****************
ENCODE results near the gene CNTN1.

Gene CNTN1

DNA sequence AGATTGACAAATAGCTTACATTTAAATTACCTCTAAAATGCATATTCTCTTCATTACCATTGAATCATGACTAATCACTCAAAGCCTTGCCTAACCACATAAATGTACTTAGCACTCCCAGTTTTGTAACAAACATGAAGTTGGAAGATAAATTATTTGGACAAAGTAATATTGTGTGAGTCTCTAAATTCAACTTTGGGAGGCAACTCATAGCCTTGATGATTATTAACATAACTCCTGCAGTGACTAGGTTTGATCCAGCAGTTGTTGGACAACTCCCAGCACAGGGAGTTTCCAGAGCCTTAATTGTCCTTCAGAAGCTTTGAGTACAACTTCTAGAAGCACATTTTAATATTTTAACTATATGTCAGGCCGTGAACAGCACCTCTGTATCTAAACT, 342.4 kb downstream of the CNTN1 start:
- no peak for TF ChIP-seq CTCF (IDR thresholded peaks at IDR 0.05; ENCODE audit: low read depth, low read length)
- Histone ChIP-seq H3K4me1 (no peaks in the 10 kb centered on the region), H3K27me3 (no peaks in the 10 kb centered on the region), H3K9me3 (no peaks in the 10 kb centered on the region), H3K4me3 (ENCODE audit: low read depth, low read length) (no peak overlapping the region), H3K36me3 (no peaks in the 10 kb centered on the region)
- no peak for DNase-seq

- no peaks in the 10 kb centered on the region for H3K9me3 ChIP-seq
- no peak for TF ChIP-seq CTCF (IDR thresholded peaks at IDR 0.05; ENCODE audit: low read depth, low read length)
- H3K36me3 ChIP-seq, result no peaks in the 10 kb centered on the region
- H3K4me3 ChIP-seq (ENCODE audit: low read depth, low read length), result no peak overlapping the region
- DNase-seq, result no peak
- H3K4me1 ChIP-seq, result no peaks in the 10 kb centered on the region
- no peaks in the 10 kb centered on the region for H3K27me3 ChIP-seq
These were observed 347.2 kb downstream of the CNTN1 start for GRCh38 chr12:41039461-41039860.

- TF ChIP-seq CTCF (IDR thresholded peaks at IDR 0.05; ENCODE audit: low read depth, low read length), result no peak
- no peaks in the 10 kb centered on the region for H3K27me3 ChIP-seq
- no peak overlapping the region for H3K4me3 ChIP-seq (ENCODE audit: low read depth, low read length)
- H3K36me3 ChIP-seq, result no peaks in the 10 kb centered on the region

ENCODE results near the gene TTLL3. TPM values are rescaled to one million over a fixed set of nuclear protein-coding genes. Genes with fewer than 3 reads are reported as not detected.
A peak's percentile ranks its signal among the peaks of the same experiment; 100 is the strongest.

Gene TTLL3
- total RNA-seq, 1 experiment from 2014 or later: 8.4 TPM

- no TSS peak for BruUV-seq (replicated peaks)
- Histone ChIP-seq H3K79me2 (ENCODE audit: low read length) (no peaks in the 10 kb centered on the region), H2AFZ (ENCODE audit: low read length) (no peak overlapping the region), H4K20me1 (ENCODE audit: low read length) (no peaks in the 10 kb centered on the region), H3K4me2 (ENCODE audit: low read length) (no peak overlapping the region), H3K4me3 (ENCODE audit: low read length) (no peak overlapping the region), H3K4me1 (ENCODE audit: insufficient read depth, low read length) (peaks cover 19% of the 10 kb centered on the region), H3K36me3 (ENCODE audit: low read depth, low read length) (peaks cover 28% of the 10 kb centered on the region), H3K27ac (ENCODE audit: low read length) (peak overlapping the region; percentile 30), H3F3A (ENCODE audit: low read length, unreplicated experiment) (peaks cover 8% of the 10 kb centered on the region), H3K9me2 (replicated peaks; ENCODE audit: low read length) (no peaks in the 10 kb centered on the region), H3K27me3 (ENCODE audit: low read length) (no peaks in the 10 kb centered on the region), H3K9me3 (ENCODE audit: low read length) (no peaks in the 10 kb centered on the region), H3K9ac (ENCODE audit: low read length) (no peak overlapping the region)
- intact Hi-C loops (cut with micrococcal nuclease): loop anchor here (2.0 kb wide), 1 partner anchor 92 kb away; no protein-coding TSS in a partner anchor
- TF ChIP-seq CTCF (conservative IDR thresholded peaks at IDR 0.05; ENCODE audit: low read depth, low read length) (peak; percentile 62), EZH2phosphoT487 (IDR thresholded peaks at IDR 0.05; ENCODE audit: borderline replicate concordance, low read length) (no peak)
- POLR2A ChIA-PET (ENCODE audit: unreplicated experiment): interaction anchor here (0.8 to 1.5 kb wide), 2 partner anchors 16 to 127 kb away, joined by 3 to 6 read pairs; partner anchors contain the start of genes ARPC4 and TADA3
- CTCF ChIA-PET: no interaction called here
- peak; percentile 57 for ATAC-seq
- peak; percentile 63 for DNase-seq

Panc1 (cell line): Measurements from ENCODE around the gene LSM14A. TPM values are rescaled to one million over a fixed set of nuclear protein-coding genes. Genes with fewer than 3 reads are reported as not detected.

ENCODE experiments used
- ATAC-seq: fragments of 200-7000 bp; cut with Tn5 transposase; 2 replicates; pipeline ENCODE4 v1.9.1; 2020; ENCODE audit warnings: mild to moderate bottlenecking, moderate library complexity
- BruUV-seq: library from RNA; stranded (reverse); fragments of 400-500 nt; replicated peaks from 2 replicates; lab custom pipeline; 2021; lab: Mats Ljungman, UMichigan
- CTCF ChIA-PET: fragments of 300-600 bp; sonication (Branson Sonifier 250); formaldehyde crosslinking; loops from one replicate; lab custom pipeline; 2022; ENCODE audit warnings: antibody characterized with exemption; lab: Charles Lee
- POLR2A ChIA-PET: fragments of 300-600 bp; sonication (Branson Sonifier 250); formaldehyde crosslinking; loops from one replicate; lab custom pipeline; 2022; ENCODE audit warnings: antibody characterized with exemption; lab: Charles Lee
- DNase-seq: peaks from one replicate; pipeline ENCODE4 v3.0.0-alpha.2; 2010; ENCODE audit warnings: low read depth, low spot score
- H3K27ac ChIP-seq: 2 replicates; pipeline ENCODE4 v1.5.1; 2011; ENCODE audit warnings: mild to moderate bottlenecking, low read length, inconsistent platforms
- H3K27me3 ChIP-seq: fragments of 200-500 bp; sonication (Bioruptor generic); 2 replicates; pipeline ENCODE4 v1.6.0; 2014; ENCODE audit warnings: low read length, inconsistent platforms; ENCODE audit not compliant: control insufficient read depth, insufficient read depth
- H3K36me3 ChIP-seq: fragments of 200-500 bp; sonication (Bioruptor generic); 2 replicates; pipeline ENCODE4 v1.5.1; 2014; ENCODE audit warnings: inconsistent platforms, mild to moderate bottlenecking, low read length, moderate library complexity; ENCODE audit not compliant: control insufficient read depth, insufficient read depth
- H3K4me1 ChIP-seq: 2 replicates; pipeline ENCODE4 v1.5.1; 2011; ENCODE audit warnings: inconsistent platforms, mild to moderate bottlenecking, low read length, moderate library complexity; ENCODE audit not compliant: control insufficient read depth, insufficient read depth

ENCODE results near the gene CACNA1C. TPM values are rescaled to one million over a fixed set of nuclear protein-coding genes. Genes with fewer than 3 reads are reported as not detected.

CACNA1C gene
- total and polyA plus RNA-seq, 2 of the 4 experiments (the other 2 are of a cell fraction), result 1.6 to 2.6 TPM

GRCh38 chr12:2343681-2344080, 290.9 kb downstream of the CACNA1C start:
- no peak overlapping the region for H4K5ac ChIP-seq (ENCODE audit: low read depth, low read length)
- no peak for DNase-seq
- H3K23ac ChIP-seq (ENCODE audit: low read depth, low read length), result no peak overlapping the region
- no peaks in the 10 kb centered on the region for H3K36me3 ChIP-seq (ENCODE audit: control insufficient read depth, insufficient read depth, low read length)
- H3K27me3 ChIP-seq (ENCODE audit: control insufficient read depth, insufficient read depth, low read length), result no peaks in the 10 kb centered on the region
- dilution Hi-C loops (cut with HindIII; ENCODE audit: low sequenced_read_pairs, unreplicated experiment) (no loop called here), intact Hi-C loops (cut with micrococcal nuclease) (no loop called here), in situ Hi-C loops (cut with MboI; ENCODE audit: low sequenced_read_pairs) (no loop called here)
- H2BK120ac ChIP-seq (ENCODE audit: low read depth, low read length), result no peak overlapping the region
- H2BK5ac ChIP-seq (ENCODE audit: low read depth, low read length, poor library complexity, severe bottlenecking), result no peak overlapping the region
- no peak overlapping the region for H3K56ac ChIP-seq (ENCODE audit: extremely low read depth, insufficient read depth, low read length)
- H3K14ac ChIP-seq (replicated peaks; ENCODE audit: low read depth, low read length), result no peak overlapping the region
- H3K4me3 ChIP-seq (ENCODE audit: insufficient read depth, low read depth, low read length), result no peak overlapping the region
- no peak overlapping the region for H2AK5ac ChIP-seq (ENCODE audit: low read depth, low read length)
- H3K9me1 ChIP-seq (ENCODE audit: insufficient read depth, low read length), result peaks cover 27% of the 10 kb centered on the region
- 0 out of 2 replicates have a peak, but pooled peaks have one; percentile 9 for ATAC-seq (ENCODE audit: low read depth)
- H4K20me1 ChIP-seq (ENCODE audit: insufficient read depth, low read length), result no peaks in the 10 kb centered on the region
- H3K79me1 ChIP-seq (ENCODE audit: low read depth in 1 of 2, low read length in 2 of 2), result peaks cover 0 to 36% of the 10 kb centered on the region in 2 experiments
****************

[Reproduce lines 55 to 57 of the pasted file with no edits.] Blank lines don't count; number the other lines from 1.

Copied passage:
- H3K14ac ChIP-seq (replicated peaks; ENCODE audit: low read depth, low read length), result no peak overlapping the region
- H3K4me3 ChIP-seq (ENCODE audit: insufficient read depth, low read depth, low read length), result no peak overlapping the region
- no peak overlapping the region for H2AK5ac ChIP-seq (ENCODE audit: low read depth, low read length)